Network security managers beware: Hackers have turned their attention to 802.11 wireless LANs and are developing new attacks that put information assets at risk.
However, Atlanta-based AirDefense says wireless LANs can be secured with a layered approach to security that goes beyond standard encryption and authentication.
At this past weekend’s DefCon X hacker conference in Las Vegas, AirDefense said it sampled the traffic from the convention’s wireless LAN over a 2-hour period and identified more than 10 new types of attacks on 802.11 wireless LANs.
“As wireless LANs spread throughout businesses, hackers are honing their skills to compromise those networks,” Fred Tanzella, chief security officer of AirDefense, said in a statement. “Despite the continuing development of new threats, wireless LANs can be secured as long as security managers implement a comprehensive set of security solutions.”
During the two hours in which it monitored the wireless LAN at the hacker convention, the AirDefense WLAN security appliance generated over 13,000 alarms from a minute-by-minute account of all wireless attacks and threats.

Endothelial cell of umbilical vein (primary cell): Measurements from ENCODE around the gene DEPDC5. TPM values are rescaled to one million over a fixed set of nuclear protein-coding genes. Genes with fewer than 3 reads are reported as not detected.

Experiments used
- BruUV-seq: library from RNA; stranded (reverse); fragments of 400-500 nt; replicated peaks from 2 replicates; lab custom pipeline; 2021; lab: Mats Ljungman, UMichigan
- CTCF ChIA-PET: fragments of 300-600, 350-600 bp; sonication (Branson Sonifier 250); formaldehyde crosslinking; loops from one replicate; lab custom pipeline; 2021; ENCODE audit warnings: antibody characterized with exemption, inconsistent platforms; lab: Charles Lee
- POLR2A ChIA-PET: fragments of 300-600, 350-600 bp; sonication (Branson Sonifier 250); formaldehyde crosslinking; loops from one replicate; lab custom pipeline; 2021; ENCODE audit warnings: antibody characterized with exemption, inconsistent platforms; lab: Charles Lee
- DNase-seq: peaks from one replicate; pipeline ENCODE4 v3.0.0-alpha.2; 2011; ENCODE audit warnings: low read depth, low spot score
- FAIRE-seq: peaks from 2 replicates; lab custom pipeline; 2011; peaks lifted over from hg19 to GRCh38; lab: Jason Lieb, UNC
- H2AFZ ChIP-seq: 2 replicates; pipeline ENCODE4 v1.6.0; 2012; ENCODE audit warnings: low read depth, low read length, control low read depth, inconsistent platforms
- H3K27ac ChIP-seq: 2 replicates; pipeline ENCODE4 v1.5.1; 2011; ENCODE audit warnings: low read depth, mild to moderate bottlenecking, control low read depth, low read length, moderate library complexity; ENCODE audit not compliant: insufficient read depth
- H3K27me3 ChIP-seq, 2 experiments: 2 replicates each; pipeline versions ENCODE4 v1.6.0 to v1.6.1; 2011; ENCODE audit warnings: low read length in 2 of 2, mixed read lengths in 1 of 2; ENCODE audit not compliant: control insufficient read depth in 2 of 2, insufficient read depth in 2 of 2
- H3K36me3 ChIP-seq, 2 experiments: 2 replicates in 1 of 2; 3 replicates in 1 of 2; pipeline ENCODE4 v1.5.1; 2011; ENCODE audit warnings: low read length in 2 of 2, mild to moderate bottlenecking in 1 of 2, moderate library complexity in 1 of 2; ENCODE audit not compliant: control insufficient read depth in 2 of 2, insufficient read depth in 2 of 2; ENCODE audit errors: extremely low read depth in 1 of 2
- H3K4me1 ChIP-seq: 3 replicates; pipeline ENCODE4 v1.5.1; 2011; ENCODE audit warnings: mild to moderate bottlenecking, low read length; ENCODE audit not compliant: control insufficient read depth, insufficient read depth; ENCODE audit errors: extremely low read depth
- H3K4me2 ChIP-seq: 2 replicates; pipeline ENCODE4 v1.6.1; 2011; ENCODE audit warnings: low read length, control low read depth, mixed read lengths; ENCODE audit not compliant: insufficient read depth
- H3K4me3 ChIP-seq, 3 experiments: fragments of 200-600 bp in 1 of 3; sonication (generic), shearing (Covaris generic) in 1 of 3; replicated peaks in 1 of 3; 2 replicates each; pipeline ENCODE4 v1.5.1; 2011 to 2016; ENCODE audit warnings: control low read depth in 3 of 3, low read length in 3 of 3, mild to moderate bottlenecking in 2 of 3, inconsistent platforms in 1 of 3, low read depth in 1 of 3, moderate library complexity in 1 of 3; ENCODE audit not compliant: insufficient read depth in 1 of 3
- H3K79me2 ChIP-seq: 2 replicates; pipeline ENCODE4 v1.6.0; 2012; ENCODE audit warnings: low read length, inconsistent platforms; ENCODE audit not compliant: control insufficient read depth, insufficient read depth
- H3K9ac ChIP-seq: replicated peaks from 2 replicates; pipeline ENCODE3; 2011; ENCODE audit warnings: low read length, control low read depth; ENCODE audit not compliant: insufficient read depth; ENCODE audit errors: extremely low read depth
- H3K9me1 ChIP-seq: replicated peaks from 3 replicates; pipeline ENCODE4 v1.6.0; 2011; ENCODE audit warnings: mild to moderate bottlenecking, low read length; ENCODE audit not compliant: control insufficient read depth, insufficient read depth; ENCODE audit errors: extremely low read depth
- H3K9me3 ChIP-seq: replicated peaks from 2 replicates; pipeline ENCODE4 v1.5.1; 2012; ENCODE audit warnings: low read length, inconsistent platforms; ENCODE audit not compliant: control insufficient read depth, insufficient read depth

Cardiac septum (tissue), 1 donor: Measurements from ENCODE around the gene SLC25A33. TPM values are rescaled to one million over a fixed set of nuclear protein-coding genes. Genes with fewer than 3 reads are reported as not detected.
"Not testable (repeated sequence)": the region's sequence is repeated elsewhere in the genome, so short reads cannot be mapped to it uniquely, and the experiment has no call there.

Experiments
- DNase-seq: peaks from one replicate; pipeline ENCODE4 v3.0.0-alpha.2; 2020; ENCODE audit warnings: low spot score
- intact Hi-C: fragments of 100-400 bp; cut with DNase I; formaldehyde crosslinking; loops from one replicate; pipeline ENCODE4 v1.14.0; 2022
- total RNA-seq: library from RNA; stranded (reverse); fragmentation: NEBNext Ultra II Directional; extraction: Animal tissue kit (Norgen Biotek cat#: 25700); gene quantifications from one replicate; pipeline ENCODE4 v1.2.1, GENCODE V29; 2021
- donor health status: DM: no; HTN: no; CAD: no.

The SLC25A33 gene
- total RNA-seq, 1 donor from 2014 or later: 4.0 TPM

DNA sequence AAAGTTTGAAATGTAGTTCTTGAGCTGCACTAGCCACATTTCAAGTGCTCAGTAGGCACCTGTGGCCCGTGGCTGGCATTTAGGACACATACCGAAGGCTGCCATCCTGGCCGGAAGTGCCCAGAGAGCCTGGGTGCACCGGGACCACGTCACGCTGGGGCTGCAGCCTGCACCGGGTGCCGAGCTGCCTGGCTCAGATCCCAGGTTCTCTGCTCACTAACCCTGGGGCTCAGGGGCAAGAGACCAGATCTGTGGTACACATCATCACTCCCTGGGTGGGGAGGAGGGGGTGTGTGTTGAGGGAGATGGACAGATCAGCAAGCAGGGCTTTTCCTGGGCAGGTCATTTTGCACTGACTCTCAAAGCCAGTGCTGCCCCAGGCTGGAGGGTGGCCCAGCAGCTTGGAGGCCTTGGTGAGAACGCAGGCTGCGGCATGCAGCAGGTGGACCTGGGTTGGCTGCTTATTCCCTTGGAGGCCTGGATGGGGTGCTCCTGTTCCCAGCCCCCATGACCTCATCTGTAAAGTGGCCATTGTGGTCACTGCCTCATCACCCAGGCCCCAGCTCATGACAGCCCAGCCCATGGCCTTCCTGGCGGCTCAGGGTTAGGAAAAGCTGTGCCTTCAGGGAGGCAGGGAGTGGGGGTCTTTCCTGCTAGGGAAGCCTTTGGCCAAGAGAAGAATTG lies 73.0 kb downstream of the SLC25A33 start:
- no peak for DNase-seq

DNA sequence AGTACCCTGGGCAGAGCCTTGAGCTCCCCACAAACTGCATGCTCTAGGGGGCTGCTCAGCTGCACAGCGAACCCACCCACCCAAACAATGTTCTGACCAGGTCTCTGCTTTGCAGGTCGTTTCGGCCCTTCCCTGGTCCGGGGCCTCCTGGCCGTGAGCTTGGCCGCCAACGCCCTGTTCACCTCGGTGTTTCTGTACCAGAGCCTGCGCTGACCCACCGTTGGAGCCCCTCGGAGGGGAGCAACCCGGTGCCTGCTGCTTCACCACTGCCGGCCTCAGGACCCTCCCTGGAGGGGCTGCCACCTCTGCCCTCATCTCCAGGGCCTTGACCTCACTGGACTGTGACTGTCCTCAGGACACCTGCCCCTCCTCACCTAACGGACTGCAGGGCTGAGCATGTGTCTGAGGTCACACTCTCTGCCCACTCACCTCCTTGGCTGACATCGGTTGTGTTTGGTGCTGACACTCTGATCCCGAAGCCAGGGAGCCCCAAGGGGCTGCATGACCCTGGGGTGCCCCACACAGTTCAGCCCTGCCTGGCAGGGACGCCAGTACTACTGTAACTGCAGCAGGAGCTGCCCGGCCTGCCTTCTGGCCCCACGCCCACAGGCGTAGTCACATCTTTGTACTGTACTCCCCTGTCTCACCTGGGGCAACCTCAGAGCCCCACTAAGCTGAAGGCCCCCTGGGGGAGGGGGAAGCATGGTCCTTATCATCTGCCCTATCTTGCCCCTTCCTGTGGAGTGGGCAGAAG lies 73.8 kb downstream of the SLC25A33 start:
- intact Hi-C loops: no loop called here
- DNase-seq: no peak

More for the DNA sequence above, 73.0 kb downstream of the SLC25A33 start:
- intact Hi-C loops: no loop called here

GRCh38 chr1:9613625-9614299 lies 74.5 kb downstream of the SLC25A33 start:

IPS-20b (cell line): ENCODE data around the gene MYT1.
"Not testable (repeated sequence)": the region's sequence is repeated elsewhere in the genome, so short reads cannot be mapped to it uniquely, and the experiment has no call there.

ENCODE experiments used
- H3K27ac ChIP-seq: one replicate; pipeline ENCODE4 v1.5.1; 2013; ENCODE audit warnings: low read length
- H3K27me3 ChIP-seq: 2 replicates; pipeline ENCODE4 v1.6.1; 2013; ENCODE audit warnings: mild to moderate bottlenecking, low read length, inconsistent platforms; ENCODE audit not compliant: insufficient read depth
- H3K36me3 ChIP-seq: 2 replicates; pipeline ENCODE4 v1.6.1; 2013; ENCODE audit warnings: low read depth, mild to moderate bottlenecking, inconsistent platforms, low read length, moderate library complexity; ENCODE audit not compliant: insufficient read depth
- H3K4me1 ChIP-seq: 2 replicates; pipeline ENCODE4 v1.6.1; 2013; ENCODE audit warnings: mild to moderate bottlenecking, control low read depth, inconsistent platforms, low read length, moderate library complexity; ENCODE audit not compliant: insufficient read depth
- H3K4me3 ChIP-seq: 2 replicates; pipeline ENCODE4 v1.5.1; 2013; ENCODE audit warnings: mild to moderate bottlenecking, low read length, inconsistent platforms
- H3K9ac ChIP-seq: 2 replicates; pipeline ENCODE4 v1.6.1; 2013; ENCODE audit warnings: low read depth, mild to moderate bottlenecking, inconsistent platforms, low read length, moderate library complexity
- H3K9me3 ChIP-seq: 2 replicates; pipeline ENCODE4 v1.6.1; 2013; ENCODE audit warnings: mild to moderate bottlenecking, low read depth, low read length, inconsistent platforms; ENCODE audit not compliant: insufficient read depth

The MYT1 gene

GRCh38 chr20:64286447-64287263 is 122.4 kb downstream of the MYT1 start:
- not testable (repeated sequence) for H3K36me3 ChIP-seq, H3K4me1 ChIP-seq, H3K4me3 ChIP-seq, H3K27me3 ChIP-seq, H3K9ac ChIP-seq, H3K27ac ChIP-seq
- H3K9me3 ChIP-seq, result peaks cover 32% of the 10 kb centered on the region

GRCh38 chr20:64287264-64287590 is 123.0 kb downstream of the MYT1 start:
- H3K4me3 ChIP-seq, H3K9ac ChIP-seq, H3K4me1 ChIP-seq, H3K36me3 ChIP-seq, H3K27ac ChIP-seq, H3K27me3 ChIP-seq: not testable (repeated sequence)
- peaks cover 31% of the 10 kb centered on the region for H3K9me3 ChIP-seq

AirDefense identified eight sanctioned access points, 35 rogue access points and more than 800 different station addresses. AirDefense’s 802.11 security experts estimate that 200 to 300 of the station addresses were fakes because only about 350 people were in the WLAN network room at a single time.
AirDefense also discovered 115 peer-to-peer ad hoc networks and identified 123 stations that launched a total of 807 attacks during the two hours. Among the 807 attacks, 490 were wireless probes from tools such as Netstumbler; 190 were identity thefts; 100 were varying forms Denial-of-Service attacks ;and 27 attacks came from so-called “out-of-specification management frames”.
Of the more than 10 new types of attacks identified by AirDefense, the company’s 802.11 security experts determined that many were new forms of Denial-of-Service attacks. But an apparent danger came from the growing number of ways in which hackers have learned to abuse 802.11 protocols.